I went into my reading of June by Miranda Beverly-Wittemore with excitement. The blurbs all touted its portrayal of Hollywood’s golden age. Murder, you say? Dark family secrets? All in a beautiful mansion that has fallen into disrepair? That’s totally in my wheelhouse, so I jumped on it as soon as I could. By now, I should know better than to go into a novel with so many expectations. Luckily, I wasn’t totally let down. Although June is far from being perfect, it ultimately delivers on its promises with a very satisfying end.

June switches between two years, 1955 and 2015. In 1955, a Hollywood movie crew has come to St. Jude, Ohio (which reminded me of Winesburg, Ohio, *shudder*), and June—the character, not the month in which both time periods stay—falls in love with a dashing Hollywood star, Jack Montgomery. Intrigue, murder, and blackmail all follow. It’s too bad that Beverly-Wittemore saves these until the last 3rd of the book. In the 2015 sections, Cassie Danvers, who has been living in her grandmother June’s decaying mansion since June’s death, receives word that she will inherit millions from Jack Montgomery, this famous Old Hollywood movie star who she has never met. Tate Montgomery, Jack’s starlet daughter, isn’t exactly keen on this idea. So Tate comes to Winesburg—I mean, St. Jude—to get Cassie to take a DNA test.

But just for the sake of being contrary, or maybe it’s to string out the plot, Cassie refuses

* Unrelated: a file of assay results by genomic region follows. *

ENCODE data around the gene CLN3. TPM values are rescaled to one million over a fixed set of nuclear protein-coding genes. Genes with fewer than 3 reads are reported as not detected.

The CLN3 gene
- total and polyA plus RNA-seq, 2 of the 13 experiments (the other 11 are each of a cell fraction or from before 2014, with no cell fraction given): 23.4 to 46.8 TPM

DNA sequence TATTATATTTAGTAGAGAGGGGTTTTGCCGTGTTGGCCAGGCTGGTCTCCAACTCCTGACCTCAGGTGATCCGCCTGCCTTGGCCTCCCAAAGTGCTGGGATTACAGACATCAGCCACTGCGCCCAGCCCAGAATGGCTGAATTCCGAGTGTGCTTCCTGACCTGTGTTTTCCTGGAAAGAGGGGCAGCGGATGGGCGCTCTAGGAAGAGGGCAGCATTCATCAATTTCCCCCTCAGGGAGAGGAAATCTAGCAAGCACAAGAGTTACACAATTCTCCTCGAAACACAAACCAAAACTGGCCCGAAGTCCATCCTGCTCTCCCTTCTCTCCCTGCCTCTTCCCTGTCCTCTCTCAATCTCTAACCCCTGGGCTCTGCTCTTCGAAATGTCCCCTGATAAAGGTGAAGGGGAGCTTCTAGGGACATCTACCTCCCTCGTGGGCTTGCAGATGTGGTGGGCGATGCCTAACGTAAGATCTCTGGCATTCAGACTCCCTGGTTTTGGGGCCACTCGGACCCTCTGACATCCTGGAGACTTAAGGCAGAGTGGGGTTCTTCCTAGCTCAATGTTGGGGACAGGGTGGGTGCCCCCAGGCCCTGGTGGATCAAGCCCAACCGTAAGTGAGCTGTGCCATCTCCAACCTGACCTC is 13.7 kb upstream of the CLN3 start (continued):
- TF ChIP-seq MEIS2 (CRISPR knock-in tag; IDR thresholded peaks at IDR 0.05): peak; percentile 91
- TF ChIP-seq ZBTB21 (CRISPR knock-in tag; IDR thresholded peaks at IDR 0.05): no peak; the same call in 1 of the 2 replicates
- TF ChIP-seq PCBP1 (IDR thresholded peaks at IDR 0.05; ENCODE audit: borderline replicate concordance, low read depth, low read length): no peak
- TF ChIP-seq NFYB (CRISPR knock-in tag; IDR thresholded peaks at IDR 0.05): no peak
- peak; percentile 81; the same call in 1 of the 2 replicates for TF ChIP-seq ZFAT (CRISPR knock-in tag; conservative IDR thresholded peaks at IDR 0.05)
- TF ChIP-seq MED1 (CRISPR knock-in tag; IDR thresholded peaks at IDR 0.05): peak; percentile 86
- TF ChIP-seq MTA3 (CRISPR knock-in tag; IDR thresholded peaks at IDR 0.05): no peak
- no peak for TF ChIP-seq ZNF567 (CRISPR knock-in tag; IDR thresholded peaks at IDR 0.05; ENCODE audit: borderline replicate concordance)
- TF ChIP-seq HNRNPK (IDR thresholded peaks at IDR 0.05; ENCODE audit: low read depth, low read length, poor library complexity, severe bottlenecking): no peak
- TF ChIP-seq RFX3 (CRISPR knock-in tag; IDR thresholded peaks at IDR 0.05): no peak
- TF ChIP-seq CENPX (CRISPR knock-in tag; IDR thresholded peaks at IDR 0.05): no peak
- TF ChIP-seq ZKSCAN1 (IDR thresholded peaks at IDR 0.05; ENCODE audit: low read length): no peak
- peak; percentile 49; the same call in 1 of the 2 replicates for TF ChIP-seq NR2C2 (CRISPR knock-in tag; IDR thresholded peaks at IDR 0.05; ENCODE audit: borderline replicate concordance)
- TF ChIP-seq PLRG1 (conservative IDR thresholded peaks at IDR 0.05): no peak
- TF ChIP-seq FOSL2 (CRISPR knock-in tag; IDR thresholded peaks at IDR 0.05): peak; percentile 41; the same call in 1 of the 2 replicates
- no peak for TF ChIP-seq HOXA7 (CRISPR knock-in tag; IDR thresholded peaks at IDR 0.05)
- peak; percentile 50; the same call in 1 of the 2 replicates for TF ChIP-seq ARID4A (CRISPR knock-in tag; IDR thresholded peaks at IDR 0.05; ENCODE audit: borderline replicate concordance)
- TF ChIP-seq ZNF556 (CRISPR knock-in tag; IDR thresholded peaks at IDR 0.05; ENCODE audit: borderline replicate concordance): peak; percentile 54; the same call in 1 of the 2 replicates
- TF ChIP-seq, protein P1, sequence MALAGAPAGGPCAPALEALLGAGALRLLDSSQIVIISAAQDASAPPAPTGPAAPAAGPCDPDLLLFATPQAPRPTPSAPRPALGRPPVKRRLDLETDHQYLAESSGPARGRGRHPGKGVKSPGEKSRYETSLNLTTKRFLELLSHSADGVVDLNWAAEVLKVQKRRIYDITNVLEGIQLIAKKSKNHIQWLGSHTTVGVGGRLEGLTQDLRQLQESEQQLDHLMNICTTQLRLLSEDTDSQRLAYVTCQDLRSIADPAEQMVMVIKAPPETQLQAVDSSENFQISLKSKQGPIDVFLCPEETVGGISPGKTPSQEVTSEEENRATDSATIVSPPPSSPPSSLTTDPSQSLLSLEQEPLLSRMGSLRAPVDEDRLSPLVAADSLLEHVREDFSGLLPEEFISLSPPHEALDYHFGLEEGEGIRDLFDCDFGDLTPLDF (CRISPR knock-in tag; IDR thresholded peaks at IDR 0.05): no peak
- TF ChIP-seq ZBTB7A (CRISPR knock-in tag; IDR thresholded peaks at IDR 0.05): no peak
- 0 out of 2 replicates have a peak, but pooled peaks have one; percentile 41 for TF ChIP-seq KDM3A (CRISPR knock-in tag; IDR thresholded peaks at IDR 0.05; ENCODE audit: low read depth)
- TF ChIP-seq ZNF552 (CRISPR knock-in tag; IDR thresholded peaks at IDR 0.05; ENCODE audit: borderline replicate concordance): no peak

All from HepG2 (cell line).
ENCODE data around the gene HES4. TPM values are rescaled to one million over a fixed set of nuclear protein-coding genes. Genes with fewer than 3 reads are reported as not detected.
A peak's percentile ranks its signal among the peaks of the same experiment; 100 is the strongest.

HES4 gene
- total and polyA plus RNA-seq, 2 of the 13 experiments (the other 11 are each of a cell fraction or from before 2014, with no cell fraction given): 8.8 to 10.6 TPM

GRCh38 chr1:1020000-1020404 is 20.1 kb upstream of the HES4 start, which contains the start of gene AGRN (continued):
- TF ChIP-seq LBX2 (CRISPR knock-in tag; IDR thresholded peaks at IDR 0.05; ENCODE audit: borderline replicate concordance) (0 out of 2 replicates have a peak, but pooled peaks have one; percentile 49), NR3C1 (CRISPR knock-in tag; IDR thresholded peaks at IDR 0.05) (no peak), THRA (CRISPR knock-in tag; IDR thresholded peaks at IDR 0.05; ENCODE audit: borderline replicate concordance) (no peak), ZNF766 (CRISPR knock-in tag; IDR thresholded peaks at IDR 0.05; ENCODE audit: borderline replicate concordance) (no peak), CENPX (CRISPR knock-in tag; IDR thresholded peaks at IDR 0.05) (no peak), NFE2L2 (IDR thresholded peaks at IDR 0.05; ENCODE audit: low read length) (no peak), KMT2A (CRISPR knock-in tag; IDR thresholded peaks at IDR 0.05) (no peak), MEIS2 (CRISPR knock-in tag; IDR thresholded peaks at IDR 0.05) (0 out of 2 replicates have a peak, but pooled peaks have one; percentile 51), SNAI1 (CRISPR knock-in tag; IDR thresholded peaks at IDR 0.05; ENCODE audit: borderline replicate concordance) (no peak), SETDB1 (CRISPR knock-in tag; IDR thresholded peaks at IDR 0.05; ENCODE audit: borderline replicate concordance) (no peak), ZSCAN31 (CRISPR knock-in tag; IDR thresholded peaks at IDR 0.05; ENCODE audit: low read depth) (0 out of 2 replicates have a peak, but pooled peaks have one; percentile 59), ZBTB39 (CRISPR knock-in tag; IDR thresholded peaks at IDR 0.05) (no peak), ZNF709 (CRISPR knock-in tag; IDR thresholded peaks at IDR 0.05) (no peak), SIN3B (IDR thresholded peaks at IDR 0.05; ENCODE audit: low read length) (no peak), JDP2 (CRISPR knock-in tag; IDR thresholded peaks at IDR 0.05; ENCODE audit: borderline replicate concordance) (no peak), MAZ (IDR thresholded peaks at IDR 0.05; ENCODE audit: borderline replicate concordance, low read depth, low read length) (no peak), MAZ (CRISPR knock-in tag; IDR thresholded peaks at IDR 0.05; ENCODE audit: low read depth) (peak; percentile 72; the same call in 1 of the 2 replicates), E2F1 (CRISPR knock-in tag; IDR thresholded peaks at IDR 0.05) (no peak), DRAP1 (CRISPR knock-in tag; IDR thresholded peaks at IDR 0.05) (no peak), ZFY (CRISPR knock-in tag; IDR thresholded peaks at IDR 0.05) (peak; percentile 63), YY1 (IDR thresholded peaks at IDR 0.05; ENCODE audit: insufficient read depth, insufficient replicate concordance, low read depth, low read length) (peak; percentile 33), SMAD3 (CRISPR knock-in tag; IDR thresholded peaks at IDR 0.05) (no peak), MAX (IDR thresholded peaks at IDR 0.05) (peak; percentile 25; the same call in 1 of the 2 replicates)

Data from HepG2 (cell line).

In my head, Jack Montgomery looks like Cary Grant. Mmm, Cary Grant.

to take the test while she and her limp noodle love interest, Nick, search for solid proof that Jack Montgomery could be her great grandfather. I’m not sure why they needed to do this, because Two Oaks, that beautiful, decaying mansion willed to Cassie by June, gives people sleeping inside it dreams of the past. Heck, Two Oaks sometimes acts as focal “character” for parts of the narration. It’s an if-walls-could-talk kind of thing.

The odd surrealism of the house and the bloated intro almost made me bail. Truly, little happened before about page 150. Sections like this chunky-clunky paragraph dragged the narrative down:

“Which she then opened, discovering the light was all funny for morning. Too yellow, too flat. The revelation of afternoon made Cassie’s conviction waver; she knew what Nick would think when he saw her: not a grown-up. But why should she care? Did she care? Why did she care? She wished she had time to go back upstairs, change into something better. No, that was caring, wasn’t it? Not caring was standing here, wearing whatever she wanted. Wasn’t it? Should she disappear back into the house, and let them wait by the front door, let them ring? She wasn’t sure she could handle that horrible sound again,” (Beverly-Whittemore 76).

This is kind of unlike me, but I urge you to get past them. The narrative certainly has its problems: sometimes dithering prose, a plot that drags its feet, and a few out-of-character moments for Cassie. But the last 3rd of the book, to me, was worth the rest of the slog. It’s interesting enough to feel like I didn’t waste my time. In the end, June lived up to its promises. It was a satisfying read, but it could have used a little pruning.

I received this book from Blogging for Books for this review. (It’s a beautiful hardback copy that I’m really a fan of.)

You can read an excerpt here: http://www.penguinrandomhouse.com/books/248329/june-by-miranda-beverly-whittemore/


Click here to Buy this book on Amazon.


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3 Responses

  1. This sounds like such an interesting book. Too bad that it is slow in the beginning. But if you say the last 3rd of the book is worth it, it must really be something!

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